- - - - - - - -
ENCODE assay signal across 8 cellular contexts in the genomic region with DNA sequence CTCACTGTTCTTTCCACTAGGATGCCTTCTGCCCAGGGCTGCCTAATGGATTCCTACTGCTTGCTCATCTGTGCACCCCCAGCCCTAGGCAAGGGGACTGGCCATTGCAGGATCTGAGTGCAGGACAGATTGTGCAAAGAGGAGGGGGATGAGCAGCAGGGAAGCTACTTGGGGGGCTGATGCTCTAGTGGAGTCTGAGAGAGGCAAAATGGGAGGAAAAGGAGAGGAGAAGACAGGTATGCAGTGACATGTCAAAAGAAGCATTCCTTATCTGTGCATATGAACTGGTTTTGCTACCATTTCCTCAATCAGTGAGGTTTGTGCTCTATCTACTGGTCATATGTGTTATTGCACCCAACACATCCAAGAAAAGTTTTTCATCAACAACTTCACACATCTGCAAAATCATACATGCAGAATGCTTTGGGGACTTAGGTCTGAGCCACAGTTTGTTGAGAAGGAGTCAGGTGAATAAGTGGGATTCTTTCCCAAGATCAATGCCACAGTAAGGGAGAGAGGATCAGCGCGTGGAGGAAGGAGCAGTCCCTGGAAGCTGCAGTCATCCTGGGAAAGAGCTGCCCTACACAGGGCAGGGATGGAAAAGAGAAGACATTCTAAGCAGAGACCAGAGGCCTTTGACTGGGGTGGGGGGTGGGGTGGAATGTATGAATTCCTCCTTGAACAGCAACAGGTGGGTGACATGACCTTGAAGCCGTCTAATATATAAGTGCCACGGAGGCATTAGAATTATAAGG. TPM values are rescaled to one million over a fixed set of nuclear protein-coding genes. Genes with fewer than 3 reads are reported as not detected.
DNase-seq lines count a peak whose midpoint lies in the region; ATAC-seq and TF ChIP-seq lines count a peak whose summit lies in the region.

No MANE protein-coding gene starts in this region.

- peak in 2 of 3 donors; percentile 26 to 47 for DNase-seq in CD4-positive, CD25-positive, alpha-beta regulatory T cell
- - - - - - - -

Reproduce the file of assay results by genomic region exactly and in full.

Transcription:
ENCODE assay signal across 8 cellular contexts in the genomic region with DNA sequence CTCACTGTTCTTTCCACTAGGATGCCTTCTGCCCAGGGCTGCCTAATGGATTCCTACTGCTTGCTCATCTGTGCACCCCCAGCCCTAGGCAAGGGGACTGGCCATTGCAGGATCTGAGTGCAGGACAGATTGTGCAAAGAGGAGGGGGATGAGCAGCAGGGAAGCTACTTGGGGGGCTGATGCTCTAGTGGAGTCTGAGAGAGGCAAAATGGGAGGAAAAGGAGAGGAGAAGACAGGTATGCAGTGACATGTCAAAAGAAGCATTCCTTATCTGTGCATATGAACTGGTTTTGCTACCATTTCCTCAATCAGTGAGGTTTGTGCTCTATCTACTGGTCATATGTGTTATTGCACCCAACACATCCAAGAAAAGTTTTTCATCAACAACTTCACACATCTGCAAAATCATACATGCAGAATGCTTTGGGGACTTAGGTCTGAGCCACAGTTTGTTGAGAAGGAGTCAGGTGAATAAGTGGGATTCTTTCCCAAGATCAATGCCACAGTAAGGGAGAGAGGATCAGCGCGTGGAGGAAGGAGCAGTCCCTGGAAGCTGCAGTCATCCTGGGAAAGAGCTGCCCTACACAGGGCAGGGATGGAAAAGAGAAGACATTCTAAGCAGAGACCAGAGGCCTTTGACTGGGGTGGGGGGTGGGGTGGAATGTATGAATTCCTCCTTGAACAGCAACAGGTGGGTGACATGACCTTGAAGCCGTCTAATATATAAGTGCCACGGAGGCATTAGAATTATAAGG. TPM values are rescaled to one million over a fixed set of nuclear protein-coding genes. Genes with fewer than 3 reads are reported as not detected.
DNase-seq lines count a peak whose midpoint lies in the region; ATAC-seq and TF ChIP-seq lines count a peak whose summit lies in the region.

No MANE protein-coding gene starts in this region.

- peak in 2 of 3 donors; percentile 26 to 47 for DNase-seq in CD4-positive, CD25-positive, alpha-beta regulatory T cell